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Friday, June 20, 2014 04:35 pm

Here we go again

Cahnman under ARDC investigation

 Springfield Ward 5 Ald. Sam Cahnman is again in the crosshairs of a state commission charged with investigating misconduct by attorneys.

The Illinois Attorney Registration and Disciplinary Commission, the investigative arm of the state Supreme Court, last week subpoenaed minutes of executive sessions of the city council in which anyone uttered the words “Calvin Christian,” who has three times successfully sued the city under the state Freedom of Information Act. All three cases involved requests for police disciplinary records, and Christian also has a pending lawsuit against the city in federal court, claiming that police have retaliated against him by pulling him over for no good reason. He has received more than 120 traffic tickets, most from city cops, since 2007.

While sitting on the city council, Cahnman also represented Christian in at least one of his traffic cases. Cahnman voted “present” in December, after attorneys for the city raised questions about conflicts of interest. At the time, Jon Gray Noll, an attorney hired to defend the city in a lawsuit brought by Christian after city police shredded files rather than turn them over pursuant to a records from Christian, said that Cahnman could not represent Christian’s interests and the city’s interests at the same time. After Noll, who is also representing the city in the federal lawsuit, and then-corporation counsel John Mehlick raised concerns, Cahnman ceased working as Christian’s lawyer.

Through multiple sources, Illinois Times has learned that the ARDC is also interested in potential conflicts of interest involving Cahnman’s representation of Christian while sitting on the city council.

The ARDC does not make public investigations unless formal accusations are brought against an attorney. Cahnman would not discuss the matter.

“You’re going to have to talk to my lawyer,” Cahnman said. “These investigations are supposed to be confidential unless they (ARDC investigators) find there’s something there.”

In a follow-up email, Cahnman noted that Supreme Court rules say that ARDC investigations “shall be private and confidential.”

“Pursuant to that rule, I cannot make any response to your inquiry other than to refer you to that rule,” Cahnman wrote.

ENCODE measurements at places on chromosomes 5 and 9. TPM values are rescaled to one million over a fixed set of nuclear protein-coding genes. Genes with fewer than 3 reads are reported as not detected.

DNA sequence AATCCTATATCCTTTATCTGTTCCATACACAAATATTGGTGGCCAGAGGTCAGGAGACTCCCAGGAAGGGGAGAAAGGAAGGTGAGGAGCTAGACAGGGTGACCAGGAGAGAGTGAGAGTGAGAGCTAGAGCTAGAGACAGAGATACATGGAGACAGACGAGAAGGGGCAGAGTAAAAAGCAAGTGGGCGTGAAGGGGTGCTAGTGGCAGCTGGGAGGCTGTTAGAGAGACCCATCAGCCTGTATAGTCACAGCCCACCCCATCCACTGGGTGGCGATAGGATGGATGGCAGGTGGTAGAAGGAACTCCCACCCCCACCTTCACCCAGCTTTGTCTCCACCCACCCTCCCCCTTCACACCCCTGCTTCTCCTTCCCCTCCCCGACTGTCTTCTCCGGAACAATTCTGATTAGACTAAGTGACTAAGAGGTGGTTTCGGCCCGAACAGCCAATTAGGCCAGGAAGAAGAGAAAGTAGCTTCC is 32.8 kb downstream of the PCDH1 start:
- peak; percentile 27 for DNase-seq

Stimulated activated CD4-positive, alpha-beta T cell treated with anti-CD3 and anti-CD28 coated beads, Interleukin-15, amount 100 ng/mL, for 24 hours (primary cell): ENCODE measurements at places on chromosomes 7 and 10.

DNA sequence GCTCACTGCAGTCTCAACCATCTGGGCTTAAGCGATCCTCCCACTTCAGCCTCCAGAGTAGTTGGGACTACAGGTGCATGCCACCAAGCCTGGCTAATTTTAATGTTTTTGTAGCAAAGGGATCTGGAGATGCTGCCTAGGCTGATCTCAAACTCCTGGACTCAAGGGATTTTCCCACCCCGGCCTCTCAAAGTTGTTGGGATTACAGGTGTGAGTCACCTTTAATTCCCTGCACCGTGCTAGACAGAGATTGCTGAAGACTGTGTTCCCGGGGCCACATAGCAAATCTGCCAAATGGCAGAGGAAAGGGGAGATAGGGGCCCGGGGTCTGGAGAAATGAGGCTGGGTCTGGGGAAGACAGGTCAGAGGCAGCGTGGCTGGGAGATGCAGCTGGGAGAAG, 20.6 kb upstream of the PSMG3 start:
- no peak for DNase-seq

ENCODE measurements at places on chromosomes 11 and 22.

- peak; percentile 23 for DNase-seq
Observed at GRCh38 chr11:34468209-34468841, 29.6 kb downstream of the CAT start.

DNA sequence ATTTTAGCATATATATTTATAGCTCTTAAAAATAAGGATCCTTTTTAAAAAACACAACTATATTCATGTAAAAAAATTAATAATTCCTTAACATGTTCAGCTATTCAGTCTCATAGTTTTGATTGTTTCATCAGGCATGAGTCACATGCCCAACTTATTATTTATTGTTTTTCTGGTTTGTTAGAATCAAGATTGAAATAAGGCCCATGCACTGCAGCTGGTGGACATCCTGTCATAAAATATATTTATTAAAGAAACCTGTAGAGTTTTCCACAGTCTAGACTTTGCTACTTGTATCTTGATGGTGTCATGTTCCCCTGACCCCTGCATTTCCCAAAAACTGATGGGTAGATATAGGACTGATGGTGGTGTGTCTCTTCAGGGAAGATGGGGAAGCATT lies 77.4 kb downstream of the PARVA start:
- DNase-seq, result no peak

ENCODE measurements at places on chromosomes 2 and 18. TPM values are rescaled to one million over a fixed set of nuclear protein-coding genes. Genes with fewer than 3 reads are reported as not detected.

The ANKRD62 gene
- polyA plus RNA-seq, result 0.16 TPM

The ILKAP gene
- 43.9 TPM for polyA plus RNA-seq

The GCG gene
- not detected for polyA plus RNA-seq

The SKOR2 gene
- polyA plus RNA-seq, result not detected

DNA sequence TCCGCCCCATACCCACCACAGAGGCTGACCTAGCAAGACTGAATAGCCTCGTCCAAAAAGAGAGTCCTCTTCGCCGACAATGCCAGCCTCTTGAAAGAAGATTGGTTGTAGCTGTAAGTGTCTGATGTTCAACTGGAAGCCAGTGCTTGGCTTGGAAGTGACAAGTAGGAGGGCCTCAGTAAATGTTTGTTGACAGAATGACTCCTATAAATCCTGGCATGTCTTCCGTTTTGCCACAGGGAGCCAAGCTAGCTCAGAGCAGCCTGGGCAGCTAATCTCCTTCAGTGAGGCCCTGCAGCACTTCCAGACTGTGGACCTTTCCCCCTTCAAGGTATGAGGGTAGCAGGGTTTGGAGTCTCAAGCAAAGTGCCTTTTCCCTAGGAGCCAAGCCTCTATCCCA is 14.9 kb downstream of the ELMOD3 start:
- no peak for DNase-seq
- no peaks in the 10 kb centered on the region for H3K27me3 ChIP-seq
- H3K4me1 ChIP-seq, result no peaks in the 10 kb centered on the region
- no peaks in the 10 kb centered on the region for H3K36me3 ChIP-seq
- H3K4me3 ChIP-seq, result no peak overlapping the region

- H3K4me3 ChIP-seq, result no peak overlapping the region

William Moran, Cahnman’s attorney, had no comment.

“There is no public investigation or proceeding,” Moran said.

Christian said that he has not been contacted by the ARDC. He would not say what discussions, if any, he has had with anyone regarding any potential conflicts arising from Cahnman’s representation of him.

“That’s just been my attorney’s advice,” Christian said. “I can’t discuss anything with the media at the moment.”

The Supreme Court censured Cahnman last month for not being truthful in 2008 when he told then Sangamon County associate judge Charles Gramlich that the judge’s receptionist had given him a copy of a page from the judge’s appointment calendar that Cahnman attached to court paperwork to show that a client had attempted to schedule a hearing. The receptionist said that she hadn’t provided a copy to Cahnman, who received a censure, the lightest possible punishment, for engaging in conduct involving dishonesty, deceit, misrepresentation or fraud, contrary to state rules of professional conduct governing lawyers.

Cahnman wasn’t punished for “kissing and embracing” an inmate in the county jail in 2002, with an ARDC hearing board finding last year that there was no evidence that Cahnman forced himself on the woman or violated jail policy. The hearing board also determined that there was no reason to discipline Cahnman for a 2009 incident in which he was arrested after allegedly offering to pay two women for sex. The women turned out to be undercover police officers posing as prostitutes, but Cahnman was acquitted on criminal charges. The hearing board found that Cahnman’s actions were spontaneous as opposed to planned out.

“He simply fell prey to the affirmative actions of two attractive, undercover police officers,” the board wrote in its ruling.

Contact Bruce Rushton at brushton@illinoistimes.com.


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Wednesday June 26th